Until recently, the transmission of COVID-19 to developing countries or those experiencing ongoing
humanitarian emergencies had been limited,3 but such transmission is now occurring. Development and
humanitarian settings pose particular challenges for infectious disease prevention and control.4 Access
constraints and poor health and sanitation infrastructure are obstacles to disease prevention and treatment under the best of circumstances; when coupled with gender inequality and, in some cases, insecurity, public health responses become immeasurably more complex.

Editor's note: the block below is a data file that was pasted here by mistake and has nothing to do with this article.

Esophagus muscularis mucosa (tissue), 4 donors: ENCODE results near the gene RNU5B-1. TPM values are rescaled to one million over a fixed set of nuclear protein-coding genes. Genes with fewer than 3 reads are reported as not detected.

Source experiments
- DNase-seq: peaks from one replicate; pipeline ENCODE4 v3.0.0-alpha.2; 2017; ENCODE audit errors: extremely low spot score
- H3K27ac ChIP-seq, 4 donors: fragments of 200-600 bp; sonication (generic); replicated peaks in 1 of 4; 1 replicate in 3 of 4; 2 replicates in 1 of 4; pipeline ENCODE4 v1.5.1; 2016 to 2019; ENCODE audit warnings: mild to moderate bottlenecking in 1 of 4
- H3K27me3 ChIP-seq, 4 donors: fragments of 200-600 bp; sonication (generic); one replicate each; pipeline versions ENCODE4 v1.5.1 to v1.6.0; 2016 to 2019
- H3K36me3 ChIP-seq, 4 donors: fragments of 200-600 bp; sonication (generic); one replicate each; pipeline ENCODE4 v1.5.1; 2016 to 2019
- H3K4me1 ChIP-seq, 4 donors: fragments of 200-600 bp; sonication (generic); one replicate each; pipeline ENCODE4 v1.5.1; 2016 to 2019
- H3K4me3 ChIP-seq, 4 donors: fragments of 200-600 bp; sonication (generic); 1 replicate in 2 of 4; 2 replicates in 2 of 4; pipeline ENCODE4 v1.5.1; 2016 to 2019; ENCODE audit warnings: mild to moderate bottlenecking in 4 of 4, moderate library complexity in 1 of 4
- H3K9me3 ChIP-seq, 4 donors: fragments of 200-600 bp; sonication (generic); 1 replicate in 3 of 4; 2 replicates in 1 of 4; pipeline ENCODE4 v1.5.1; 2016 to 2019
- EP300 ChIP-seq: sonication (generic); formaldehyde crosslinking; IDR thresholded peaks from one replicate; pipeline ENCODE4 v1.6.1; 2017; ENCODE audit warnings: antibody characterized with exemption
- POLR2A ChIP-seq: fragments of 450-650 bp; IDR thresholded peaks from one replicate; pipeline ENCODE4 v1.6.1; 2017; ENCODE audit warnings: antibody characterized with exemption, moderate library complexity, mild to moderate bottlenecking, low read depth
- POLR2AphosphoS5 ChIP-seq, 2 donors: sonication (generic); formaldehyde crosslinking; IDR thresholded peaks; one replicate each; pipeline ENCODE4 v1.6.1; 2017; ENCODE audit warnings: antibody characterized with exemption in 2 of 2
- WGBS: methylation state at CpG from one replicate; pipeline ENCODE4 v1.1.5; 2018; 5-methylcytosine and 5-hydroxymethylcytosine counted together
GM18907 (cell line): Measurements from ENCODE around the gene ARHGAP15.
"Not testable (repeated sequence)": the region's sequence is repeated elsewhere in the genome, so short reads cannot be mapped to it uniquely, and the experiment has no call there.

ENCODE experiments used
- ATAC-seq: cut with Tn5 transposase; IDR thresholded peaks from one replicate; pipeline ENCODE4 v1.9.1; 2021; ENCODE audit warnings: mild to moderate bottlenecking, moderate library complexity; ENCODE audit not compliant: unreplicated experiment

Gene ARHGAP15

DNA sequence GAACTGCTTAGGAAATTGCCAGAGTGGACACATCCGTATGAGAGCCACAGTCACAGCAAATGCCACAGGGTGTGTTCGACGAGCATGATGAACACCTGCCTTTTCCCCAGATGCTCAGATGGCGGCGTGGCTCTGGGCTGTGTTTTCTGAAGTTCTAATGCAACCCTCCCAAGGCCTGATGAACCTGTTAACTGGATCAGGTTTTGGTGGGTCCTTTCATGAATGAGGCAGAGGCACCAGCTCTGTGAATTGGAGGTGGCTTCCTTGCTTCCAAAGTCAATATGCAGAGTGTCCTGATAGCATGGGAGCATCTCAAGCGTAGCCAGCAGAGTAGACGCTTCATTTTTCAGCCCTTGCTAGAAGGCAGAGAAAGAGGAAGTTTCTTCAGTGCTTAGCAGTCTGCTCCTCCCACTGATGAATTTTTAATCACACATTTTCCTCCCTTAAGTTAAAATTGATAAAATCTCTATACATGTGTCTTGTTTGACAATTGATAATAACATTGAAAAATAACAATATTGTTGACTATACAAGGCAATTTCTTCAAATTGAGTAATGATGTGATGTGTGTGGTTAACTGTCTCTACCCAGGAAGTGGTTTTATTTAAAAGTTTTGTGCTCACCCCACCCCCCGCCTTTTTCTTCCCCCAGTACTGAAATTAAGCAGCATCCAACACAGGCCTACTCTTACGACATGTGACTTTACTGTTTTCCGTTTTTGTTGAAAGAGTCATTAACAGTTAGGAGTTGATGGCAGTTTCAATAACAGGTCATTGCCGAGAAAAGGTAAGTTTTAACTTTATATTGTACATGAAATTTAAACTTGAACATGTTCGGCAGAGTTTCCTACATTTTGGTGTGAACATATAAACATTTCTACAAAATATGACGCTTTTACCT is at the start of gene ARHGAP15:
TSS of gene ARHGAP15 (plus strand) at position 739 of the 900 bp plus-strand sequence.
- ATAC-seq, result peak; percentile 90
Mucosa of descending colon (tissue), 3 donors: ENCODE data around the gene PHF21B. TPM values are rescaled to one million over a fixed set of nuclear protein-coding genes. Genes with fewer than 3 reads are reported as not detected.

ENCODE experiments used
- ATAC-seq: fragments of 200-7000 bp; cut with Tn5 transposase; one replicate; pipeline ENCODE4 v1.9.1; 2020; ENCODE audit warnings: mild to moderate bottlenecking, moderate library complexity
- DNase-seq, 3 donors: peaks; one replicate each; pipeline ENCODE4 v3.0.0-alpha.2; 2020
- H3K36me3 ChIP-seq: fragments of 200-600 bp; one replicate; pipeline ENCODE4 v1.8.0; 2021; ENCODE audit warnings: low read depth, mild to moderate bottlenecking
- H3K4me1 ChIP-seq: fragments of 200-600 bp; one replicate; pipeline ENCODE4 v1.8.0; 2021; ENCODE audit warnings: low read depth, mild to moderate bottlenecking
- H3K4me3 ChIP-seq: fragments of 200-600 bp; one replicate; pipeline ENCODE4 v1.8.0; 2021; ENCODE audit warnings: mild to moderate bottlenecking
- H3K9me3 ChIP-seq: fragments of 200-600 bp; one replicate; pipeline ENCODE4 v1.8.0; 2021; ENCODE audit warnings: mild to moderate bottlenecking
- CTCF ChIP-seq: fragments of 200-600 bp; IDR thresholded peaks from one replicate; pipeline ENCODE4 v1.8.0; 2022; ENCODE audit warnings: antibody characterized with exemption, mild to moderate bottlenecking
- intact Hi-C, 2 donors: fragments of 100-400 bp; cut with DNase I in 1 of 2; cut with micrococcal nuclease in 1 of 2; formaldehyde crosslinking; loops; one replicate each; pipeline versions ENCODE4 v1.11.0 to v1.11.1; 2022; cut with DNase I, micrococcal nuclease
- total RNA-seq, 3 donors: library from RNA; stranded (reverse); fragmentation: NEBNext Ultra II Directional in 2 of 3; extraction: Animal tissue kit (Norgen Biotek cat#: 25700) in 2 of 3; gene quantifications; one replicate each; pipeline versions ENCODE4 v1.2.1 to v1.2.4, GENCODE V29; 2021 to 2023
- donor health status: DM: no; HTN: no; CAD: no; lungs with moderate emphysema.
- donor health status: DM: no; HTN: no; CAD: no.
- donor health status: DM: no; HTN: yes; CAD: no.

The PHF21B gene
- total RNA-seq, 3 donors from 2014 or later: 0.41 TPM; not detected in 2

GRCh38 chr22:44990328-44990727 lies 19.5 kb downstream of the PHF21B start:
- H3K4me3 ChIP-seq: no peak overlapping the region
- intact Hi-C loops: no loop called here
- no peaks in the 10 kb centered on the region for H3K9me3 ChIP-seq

CARE’s analysis shows that COVID-19 outbreaks in development or humanitarian contexts could disproportionately affect women and girls in a number of ways, including adverse effects on their education, food security and nutrition, health, livelihoods, and protection. Even after the outbreak has been contained, women and girls may continue to suffer from ill-effects for years to come.
The publication includes a list of recommendations tailored to different actors.